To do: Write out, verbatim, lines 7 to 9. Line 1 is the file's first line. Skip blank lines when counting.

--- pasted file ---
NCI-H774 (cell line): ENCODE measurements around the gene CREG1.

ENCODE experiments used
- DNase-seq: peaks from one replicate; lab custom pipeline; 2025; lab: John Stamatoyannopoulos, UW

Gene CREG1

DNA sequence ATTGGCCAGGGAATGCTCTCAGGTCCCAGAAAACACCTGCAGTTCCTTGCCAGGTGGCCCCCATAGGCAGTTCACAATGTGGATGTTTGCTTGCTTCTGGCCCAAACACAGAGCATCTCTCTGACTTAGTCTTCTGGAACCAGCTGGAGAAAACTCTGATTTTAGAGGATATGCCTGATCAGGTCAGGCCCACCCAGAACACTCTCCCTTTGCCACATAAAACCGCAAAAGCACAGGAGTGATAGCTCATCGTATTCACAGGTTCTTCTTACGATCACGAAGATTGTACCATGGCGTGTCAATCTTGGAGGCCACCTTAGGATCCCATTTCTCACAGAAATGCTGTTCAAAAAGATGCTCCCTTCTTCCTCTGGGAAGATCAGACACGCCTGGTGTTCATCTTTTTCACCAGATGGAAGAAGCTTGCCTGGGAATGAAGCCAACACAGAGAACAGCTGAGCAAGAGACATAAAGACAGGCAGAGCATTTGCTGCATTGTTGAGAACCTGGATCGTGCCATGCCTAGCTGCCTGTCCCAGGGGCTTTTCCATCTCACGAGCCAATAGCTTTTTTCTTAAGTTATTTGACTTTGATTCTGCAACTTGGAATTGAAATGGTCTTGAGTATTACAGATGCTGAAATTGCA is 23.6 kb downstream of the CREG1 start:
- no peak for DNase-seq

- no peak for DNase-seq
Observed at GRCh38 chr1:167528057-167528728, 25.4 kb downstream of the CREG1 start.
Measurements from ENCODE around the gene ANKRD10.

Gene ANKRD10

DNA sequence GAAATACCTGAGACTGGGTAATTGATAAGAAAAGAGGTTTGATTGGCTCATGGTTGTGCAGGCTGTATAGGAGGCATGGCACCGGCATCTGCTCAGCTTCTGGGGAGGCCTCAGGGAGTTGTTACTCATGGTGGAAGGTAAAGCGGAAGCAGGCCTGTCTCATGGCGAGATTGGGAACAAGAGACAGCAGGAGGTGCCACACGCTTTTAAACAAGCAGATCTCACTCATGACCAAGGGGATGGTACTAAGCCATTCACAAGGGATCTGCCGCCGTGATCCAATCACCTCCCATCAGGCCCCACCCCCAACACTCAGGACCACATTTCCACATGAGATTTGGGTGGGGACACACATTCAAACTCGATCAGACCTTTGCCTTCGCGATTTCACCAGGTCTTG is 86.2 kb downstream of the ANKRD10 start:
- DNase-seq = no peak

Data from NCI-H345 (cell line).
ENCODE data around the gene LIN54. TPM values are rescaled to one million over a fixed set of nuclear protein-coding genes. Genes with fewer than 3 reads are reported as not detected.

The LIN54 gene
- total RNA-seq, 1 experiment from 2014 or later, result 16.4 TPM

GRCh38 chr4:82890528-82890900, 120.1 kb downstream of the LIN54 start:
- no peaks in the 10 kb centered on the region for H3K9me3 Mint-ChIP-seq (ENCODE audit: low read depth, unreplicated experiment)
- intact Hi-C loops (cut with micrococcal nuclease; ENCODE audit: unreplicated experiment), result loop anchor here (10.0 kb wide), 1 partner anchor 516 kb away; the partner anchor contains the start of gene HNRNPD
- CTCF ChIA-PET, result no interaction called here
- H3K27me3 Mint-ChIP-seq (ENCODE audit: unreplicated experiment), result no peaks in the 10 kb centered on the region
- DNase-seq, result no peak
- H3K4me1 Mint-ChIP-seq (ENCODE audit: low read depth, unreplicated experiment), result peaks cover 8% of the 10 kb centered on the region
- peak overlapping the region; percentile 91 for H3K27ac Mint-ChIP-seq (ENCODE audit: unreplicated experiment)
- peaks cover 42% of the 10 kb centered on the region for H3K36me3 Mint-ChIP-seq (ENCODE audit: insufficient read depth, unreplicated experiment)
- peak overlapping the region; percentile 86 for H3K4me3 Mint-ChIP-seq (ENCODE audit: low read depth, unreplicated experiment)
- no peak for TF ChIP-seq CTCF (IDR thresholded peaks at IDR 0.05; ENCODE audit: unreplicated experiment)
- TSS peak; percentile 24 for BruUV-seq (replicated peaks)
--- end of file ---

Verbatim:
- no peak for DNase-seq
Observed at GRCh38 chr1:167528057-167528728, 25.4 kb downstream of the CREG1 start.
Measurements from ENCODE around the gene ANKRD10.